But Texas Democrats held on for years, with a fragile coalition of urban liberals and small-town conservatives under one tent. East Texas, for instance, was blue dog Democrat country. Cities like Houston and Dallas produced moderate and liberal members of the House. They were united by common interests.

“Garnet Coleman in Houston had some of the same problems we had in the rural areas,” Laney said, referring to a black lawmaker who is still in the House. “The city minorities helped us in the country. We all helped each other. It all worked out.”

But the switch may have been inevitable. Charles Elliott, a political scientist at Texas A&M-Commerce, says racism contributed to white flight from the Democratic Party.

“After the civil rights movement of the 1960s and into the 1970s, a whole lot of Democrats became Republicans,” Elliott said. “I don’t know that we’re seeing anything that we shouldn’t expect.”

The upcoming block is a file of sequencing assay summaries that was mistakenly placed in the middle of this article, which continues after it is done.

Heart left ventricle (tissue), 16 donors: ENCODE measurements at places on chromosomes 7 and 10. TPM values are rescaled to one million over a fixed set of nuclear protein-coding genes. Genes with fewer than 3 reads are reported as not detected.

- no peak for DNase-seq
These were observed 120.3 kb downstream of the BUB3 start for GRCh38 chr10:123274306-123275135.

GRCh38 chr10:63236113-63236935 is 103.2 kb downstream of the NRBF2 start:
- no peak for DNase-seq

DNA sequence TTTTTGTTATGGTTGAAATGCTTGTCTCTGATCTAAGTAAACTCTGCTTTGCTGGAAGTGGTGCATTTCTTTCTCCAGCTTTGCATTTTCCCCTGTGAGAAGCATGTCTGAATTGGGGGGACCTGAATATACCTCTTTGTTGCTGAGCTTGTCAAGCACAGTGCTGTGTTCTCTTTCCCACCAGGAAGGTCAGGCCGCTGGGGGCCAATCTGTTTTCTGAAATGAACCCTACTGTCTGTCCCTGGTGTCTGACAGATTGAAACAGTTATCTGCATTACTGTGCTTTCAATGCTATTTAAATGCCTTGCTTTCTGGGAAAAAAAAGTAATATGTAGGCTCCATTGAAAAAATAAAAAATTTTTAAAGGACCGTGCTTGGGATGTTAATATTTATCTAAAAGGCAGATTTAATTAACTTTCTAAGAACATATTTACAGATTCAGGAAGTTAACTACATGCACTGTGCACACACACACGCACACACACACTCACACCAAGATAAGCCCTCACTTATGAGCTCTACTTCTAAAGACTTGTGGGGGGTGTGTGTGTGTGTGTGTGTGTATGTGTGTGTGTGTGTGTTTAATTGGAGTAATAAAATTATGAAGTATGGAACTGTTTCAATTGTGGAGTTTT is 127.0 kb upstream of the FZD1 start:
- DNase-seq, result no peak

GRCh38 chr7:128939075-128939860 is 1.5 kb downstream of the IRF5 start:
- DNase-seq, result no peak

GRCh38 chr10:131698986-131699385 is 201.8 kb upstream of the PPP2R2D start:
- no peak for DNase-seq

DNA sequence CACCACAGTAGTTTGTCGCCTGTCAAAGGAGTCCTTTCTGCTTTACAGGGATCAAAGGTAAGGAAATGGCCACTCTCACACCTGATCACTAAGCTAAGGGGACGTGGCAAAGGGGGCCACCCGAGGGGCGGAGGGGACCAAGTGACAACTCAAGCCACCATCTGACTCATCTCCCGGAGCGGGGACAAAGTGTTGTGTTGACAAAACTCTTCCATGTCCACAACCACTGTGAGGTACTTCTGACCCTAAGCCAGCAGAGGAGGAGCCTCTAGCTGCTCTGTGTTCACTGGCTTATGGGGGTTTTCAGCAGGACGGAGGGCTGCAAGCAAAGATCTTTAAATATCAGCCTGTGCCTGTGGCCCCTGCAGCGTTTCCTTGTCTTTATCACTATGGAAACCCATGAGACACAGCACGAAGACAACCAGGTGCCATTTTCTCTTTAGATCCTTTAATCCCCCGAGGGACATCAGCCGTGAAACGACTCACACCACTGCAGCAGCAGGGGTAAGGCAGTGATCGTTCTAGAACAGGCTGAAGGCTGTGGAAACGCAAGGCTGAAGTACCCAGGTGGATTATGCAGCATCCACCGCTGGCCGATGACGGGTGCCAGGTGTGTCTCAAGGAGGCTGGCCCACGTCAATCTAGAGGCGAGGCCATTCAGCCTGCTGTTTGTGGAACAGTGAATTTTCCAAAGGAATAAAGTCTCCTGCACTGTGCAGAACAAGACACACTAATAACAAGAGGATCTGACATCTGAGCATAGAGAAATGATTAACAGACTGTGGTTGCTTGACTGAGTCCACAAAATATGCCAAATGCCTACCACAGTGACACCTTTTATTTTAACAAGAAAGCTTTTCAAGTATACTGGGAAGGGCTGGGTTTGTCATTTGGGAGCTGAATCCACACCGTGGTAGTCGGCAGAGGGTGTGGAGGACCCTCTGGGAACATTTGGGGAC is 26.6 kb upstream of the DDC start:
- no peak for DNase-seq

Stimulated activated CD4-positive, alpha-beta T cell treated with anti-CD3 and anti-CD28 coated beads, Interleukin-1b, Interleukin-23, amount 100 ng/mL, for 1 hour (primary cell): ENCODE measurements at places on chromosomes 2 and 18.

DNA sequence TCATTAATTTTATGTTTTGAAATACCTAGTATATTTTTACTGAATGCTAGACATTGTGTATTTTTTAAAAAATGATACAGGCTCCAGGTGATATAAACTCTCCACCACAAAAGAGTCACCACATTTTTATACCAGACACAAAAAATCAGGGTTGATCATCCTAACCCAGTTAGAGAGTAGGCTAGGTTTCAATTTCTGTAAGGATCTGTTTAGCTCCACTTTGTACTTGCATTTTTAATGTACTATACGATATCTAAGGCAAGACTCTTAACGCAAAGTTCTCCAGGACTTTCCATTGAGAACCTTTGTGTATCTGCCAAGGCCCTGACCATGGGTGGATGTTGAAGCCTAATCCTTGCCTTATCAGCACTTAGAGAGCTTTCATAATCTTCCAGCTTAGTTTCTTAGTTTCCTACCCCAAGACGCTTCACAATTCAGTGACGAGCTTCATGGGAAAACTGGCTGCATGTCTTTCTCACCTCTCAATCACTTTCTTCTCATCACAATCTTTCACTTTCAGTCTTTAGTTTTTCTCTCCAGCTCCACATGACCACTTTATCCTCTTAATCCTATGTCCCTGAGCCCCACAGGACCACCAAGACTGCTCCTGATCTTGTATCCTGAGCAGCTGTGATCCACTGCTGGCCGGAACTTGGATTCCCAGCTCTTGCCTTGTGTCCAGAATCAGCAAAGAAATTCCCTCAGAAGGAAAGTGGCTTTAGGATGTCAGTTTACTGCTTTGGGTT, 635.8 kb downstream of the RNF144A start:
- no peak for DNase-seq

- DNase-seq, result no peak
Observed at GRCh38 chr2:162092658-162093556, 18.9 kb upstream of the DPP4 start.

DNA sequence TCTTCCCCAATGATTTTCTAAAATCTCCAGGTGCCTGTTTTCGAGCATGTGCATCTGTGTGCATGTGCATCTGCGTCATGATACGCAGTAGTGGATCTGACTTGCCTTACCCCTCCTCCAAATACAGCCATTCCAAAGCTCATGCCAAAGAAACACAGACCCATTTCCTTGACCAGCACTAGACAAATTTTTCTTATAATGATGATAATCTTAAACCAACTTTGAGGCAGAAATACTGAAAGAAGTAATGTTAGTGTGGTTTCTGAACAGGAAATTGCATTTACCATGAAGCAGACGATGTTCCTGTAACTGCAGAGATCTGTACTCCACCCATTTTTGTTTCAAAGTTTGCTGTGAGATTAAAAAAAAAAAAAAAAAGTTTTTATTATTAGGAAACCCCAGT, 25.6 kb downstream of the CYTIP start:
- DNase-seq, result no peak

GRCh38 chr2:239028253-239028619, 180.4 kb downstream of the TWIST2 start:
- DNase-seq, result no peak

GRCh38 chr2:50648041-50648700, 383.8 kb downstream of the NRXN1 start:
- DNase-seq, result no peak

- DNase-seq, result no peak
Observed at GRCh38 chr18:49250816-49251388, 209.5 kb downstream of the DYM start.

President Barack Obama, in some ways, has helped keep white men in the GOP ranks.

In the 2008 Democratic primary, Hillary Rodham Clinton won the popular vote against Obama by merging Hispanics, whites and women, many from rural and small town areas, into a winning coalition against her rival’s urban support.

His continued unpopularity in Texas makes in difficult for Democrats to recruit outside the state’s urban centers.

“The national Democratic Party moved sharply to the left,” said Dallas County Republican Party Chairman Wade Emmert. “That doesn’t translate in Texas.”

Democrats are confident that Texas’ burgeoning Hispanic population will lead the party to an eventual majority. But some say to help that happen, the party has to reach out to rural voters it has lost.

“We’re going to have to rebuild that coalition and at the same time rebuild some cultural bridges,” said former Land Commissioner Garry Mauro. “You think rural voters don’t want to spend money on education? They do. And they want jobs, highways and a strong economy. That was our coalition in a nutshell.”